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Ibrahim M.M.,National Research Center of Egypt | El-Zawawy W.K.,National Research Center of Egypt | Abdel-Fattah Y.R.,Universities and Research Institutes Zone | Soliman N.A.,Universities and Research Institutes Zone | Agblevor F.A.,Virginia Polytechnic Institute and State University
Carbohydrate Polymers | Year: 2011

Agricultural residues, such as rice straw, are renewable, largely unused, and abundantly available resources. They contain cellulose and hemicellulose, which could be used to produce ethanol and many other value-added products. The current research investigates the utilization of rice straw as a lignocellulosic biomass feedstock to produce a value-added product. Investigation was carried to convert the rice straw into glucose which can be further fermented to produce ethanol. Different pretreatment methods, such as chemical pretreatment process using alkaline pulping and steam explosion were applied in this study to pretreat the lignocellulosic biomass. A Spezyme CP® cellulase enzyme was used in the experiment to hydrolyze the pretreated material into glucose. The total reducing sugars produced from the enzymatic hydrolysis of cellulose was measured by the dinitrosalicylic acid (DNS) method. The data from the enzyme hydrolysis time study were analyzed to provide information on enzyme hydrolysis rates. The results indicated that 28.9-58.4 g/L of glucose can be produced from rice straw depending on the pretreatment method. © 2010 Elsevier Ltd. All rights reserved. Source


El-Zawawy W.K.,National Research Center of Egypt | Ibrahim M.M.,National Research Center of Egypt | Abdel-Fattah Y.R.,Universities and Research Institutes Zone | Soliman N.A.,Universities and Research Institutes Zone | Mahmoud M.M.,Universities and Research Institutes Zone
Carbohydrate Polymers | Year: 2011

The current research investigates the use of acid and enzyme hydrolysis to produce glucose from pretreated rice straw, banana plant waste and corn cob, as a lignocellulosic materials, to be a source for ethanol production. The agricultural biomasses were first tested, then a laboratory experimental set-up was designed in order to perform the necessary conversions. The biomass materials were characterized to contain 57.46-85.28% holocellulose and 14.55-26.12% lignin. Conversion of the cellulose to glucose was achieved by pre-treatment method for the agricultural residues first applying chemical pulping and steam explosion method as well as microwave treatment then followed by two processes, namely acid hydrolysis and enzyme hydrolysis. Sulfuric acid, 5%, was used in acid hydrolysis and Trichoderma reesei cellulases in enzyme hydrolysis. These experiments demonstrated that glucose concentration differs according to the type of pre-treatment and type of hydrolysis. Conversion of the glucose to ethanol during fermentation was accomplished by the action of yeasts from Saccharomyces cerevisiae. Ethanol production in the culture sample was monitored using gas chromatography. The results indicate that ethanol can be made from the above mentioned residues in a different yield according to the pre-treatment and the glucose produced from the hydrolysis method. © 2010 Elsevier Ltd. All rights reserved. Source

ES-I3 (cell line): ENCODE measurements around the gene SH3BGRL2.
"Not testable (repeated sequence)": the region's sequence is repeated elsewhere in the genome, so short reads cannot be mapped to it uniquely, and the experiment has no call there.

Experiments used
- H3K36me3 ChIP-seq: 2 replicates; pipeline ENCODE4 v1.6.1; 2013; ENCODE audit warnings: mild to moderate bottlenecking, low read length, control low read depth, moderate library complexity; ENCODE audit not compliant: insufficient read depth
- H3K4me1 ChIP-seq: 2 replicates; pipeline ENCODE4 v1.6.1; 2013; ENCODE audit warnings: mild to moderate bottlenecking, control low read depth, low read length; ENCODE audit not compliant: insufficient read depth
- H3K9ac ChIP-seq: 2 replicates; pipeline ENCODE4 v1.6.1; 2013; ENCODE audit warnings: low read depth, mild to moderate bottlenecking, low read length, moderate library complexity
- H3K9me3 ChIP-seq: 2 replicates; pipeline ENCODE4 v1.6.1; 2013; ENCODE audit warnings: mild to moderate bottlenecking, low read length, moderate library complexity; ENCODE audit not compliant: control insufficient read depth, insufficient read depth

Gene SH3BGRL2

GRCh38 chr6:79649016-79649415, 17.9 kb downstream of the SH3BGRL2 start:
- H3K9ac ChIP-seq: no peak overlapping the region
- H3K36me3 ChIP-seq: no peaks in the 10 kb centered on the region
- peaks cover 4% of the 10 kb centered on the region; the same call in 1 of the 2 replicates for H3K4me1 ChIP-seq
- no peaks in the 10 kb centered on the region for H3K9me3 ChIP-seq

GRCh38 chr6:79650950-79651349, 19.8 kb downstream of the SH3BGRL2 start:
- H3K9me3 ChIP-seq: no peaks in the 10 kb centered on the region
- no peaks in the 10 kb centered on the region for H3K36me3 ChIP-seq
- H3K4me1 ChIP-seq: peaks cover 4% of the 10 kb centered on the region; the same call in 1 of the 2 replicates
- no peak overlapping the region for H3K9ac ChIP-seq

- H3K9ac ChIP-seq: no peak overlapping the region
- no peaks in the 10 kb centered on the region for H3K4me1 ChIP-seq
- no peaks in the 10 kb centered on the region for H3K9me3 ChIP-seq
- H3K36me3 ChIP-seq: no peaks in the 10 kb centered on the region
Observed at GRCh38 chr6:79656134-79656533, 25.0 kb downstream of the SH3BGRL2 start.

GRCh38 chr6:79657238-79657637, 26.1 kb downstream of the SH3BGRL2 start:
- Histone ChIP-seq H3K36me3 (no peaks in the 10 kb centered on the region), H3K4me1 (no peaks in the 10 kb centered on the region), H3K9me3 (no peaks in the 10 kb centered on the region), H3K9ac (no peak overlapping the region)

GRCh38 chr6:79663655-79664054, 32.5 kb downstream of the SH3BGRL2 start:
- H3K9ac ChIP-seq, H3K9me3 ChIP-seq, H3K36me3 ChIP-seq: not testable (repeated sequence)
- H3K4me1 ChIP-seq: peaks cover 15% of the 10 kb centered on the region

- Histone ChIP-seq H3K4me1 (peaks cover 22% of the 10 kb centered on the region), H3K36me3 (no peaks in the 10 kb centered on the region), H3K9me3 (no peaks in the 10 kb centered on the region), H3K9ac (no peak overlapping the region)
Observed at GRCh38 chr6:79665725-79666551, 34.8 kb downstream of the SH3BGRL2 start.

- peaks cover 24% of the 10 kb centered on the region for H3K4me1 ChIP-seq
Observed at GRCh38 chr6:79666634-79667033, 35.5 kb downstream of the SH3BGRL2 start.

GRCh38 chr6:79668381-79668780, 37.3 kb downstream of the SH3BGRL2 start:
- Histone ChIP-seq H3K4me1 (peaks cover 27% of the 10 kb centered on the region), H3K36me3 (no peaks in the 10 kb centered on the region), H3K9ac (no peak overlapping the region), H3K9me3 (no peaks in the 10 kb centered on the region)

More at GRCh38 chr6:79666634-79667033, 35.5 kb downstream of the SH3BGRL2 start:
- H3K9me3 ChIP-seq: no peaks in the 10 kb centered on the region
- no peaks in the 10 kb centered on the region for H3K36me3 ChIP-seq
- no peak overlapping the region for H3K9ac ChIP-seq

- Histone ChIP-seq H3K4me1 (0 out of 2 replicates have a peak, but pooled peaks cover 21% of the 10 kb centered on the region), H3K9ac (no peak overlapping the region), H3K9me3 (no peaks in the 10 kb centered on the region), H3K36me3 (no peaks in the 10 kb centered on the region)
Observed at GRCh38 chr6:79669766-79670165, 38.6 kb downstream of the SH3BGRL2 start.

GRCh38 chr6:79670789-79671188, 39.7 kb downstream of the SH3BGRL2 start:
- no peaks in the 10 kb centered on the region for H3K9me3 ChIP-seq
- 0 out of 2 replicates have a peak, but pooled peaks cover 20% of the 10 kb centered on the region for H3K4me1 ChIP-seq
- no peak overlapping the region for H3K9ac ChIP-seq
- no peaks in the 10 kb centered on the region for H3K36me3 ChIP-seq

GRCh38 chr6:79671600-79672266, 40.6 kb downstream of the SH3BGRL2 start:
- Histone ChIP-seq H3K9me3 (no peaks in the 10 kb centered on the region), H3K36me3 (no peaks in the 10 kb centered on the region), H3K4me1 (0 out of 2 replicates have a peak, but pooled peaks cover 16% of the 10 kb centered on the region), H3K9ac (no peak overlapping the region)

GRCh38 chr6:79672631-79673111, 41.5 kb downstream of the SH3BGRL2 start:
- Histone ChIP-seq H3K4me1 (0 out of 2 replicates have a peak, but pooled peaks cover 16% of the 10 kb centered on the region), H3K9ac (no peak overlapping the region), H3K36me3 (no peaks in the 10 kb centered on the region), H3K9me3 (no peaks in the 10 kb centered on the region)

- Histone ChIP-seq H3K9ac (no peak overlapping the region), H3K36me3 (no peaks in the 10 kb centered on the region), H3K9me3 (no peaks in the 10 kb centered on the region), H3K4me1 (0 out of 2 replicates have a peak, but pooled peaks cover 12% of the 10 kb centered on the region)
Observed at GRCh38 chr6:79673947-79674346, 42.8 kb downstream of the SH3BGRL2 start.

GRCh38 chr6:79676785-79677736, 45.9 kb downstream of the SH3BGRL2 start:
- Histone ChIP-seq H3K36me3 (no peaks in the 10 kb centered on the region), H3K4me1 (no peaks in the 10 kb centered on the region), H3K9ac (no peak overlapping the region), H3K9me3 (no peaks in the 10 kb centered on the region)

Abdel-Fattah Y.R.,Universities and Research Institutes Zone | Soliman N.A.,Universities and Research Institutes Zone | El-Toukhy N.M.,Genetic Engineering and Biotechnology Research Institute GEBRI | El-Gendi H.,Universities and Research Institutes Zone | Ahmed R.S.,Universities and Research Institutes Zone
Journal of Chemistry | Year: 2013

An optimization strategy, based on statistical experimental design, is employed to enhance the production of thermostable α-amylase by a thermotolerant B. licheniformis AI20 isolate. Using one variant at time (OVAT) method, starch, yeast extract, and CaCl2 were observed to influence the enzyme production significantly. Thereafter, the response surface methodology (RSM) was adopted to acquire the best process conditions among the selected variables, where a three-level Box-Behnken design was employed to create a polynomial quadratic model correlating the relationship between the three variables and α-amylase activity. The optimal combination of the major constituents of media for α-amylase production was 1.0% starch, 0.75% yeast extract, and 0.02% CaCl2. The predicted optimum α-amylase activity was 384 U/mL/min, which is two folds more than the basal medium conditions. The produced α-amylase was purified through various chromatographic techniques. The estimated enzyme molecular mass was 55 kDa and the α-amylase had an optimal temperature and pH of 60-80°C and 6-7.5, respectively. Values of V max and K m for the purified enzyme were 454 mU/mg and 0.709 mg/mL. The α-amylase enzyme showed great stability against different solvents. Additionally, the enzyme activity was slightly inhibited by detergents, sodium dodecyl sulphate (SDS), or chelating agents such as EDTA and EGTA. On the other hand, great enzyme stability against different divalent metal ions was observed at 0.1 mM concentration, but 10 mM of Cu2+ or Zn2+ reduced the enzyme activity by 25 and 55%, respectively. © 2013 Yasser R. Abdel-Fattah et al. Source

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